“…deeper understanding of content and critical thinking skills are what are needed for today’s students to make sense of what they find online, fundamental changes such as this will require a lot from everyone involved and will undoubtedly draw resistance.”
Have I lost you? If not, forgive my condescension.
I think Smith and his interview subjects raise some very interesting points, and I wanted to comment on them by way of insightful and philosophical repartee.
(Hence, my opening paragraph.) Remember, I needed help. I sure as hell didn’t memorize that quotation.
See, I remembered considering some philosopher’s writing concerning “the pain of attention” who wrote at a time when reading certain books could be described with internet-esque perils:
The great number of books and papers of amusement, which, of one kind or another, daily come in one’s way, have in part occasioned…this idle way of reading and considering things…without the pain of attention…
The fact that I didn’t remember that the philosopher was Joseph Butler is, I admit, rather troubling. Still, I was able to google it with an absolute minimum of information (again “pain of attention” + philosopher”) and am now re-considering his words in a new context.
I guess I should find it heartening that I was able to make that connection and sit here, despite my initial laziness, for long enough to convince myself (and hopefully others) that I’m not a complete bird brain (complete with the tweets).
The thing is, I’m not so sure I’m happy with my own digital savvy. I’m old enough to remember looking things up in dusty encyclopedias and asking real librarians for help with school projects, but young enough to remember when one little search bar made that habit seem like a pain in the assignment.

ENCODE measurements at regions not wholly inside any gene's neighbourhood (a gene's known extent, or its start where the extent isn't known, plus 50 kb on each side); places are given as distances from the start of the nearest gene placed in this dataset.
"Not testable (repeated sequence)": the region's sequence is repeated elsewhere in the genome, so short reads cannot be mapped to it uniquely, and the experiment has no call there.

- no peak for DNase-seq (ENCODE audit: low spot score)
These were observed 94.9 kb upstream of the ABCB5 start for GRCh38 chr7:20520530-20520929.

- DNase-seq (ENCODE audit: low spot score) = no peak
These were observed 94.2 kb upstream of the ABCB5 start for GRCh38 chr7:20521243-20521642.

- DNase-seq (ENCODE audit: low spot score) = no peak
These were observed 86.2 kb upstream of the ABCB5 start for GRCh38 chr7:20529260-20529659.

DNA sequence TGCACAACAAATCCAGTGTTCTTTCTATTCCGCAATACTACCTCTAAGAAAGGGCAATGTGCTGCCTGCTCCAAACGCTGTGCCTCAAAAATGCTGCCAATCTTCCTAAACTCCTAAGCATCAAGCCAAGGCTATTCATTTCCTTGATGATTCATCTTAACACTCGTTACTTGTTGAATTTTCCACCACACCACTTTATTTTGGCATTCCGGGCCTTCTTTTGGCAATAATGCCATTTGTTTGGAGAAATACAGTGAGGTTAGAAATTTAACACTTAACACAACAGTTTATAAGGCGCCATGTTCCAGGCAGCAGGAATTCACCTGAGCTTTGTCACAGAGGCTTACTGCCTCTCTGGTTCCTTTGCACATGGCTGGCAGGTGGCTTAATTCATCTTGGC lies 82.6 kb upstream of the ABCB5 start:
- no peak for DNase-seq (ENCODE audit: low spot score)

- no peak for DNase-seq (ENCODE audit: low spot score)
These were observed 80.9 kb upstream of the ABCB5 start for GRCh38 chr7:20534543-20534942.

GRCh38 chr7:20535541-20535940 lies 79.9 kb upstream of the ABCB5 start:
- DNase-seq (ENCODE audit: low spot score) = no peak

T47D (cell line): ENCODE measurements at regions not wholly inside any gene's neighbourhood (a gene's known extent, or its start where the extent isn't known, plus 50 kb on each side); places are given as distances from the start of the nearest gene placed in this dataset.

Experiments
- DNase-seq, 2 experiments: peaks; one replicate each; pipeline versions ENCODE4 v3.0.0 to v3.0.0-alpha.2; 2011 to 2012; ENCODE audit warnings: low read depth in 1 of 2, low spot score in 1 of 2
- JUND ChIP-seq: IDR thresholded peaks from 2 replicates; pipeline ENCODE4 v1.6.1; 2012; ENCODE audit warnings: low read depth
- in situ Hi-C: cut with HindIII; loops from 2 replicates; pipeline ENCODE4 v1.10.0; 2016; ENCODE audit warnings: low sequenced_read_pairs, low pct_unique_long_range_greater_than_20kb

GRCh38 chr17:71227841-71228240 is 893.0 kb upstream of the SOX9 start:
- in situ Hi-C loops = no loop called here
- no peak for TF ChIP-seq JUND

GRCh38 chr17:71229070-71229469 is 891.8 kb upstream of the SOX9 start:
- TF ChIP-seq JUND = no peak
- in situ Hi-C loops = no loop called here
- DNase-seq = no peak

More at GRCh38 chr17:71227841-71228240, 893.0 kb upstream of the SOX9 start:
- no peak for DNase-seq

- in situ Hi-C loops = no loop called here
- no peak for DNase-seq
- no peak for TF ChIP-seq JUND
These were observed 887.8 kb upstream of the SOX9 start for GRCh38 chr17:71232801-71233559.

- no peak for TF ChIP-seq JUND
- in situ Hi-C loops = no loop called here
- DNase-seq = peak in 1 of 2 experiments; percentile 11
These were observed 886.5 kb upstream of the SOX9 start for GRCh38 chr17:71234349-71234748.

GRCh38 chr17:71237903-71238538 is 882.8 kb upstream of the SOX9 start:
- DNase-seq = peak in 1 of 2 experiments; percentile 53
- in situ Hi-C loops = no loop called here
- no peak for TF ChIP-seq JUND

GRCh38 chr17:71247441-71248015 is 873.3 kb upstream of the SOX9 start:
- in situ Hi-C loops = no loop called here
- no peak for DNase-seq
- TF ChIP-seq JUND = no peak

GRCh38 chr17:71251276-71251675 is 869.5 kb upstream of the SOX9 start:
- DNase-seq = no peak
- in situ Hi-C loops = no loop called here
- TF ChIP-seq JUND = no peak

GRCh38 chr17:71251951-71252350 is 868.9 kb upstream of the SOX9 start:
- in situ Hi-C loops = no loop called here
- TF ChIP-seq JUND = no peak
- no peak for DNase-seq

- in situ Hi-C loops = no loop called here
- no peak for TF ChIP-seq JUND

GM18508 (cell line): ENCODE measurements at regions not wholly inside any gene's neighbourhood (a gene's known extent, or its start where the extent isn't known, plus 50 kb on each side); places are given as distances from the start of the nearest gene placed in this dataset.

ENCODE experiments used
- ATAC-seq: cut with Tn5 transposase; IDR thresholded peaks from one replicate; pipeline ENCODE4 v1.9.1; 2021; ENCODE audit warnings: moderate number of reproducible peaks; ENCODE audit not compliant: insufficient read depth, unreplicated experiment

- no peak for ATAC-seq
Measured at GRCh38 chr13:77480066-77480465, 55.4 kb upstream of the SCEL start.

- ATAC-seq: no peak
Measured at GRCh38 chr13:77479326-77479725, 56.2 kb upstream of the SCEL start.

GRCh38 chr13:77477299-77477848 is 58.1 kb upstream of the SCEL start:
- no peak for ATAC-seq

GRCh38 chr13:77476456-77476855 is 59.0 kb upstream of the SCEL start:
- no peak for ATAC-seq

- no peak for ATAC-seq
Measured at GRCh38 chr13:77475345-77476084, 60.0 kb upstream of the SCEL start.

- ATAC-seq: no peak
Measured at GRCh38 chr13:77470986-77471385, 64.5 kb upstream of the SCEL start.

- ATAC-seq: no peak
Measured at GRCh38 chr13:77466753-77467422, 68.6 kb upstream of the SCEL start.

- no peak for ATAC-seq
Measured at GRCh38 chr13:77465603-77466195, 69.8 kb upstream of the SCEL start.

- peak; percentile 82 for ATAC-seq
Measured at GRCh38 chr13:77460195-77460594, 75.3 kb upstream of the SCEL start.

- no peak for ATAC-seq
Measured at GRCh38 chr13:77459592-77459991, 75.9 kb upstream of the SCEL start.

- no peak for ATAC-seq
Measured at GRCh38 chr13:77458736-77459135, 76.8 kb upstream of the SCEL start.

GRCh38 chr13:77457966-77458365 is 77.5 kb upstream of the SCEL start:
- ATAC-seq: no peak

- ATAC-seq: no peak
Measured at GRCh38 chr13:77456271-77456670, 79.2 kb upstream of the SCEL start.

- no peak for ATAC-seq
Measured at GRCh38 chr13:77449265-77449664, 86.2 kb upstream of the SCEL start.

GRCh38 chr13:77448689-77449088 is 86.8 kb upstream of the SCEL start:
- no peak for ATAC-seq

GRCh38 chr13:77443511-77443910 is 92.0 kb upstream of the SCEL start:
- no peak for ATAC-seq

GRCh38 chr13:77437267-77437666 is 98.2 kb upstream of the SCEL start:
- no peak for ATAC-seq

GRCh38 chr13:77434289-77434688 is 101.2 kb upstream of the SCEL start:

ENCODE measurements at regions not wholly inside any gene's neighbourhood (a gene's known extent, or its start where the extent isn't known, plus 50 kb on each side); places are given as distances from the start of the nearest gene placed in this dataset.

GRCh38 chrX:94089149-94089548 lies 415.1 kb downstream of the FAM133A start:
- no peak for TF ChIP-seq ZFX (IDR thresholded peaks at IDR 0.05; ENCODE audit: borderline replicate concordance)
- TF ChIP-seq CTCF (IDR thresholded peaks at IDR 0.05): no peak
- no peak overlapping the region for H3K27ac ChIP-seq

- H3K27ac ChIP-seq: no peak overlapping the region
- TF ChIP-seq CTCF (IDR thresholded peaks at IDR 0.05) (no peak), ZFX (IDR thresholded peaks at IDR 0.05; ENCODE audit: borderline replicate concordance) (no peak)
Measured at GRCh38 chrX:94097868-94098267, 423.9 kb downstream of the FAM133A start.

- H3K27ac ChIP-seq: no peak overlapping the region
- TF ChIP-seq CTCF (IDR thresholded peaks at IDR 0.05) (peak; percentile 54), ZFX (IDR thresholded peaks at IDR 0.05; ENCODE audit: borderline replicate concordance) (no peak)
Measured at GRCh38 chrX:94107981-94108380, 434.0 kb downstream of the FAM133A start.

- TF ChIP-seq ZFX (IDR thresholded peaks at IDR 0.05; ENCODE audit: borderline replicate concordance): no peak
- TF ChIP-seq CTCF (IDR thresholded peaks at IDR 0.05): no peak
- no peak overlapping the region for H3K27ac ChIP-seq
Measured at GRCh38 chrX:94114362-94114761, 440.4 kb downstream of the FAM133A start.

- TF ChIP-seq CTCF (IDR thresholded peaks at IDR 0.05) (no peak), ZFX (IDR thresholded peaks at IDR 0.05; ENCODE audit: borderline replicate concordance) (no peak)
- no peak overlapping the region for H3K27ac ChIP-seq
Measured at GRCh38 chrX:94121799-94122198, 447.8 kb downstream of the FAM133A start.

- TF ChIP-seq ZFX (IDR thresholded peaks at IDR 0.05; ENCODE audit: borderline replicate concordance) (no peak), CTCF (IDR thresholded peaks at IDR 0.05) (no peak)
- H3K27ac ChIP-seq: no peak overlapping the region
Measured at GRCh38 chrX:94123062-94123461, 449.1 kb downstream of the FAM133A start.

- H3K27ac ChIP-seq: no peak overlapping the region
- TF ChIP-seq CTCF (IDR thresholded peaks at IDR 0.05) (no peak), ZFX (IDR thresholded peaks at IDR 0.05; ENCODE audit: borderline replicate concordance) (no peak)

When no one is looking, or marking, or otherwise prodding… how much energy do I put into knowing my own mind and making sure that my logic is fundamentally sound? Now that I’ve taken the time to write some sort of reflection, the main points will stick–right?
I sure hope so.
But on a regular night, no one shames me into rethinking the very way I engage with information. I don’t have to wonder if my young and restless mind has the discipline to sit down and engage with issues as wide-reaching as the very way we educate children in our society.
I would hope that my intelligence is greater than the sum of the factoids I’ve retained over the years; that the connections I make and the mental stamina I’ve cultivated matters more than whether or not I remember the particulars of Canadian confederation.
Still, the reality is that I needed to know enough to string together a proper search sequence, and that if I hadn’t remembered the phrase “pain of attention” and remembered that this phrase means nothing to google if not in air quotes . . . then I probably would have attempted to remember the philosopher’s name on my own, given up after a few minutes, and forgotten the gist of Smith’s article before sunrise.
[Note to self: insert brilliant conclusion or craft some kind of open-ended question that puts the onus on the commenters. If they pained themselves to reach this final sentence, that is.]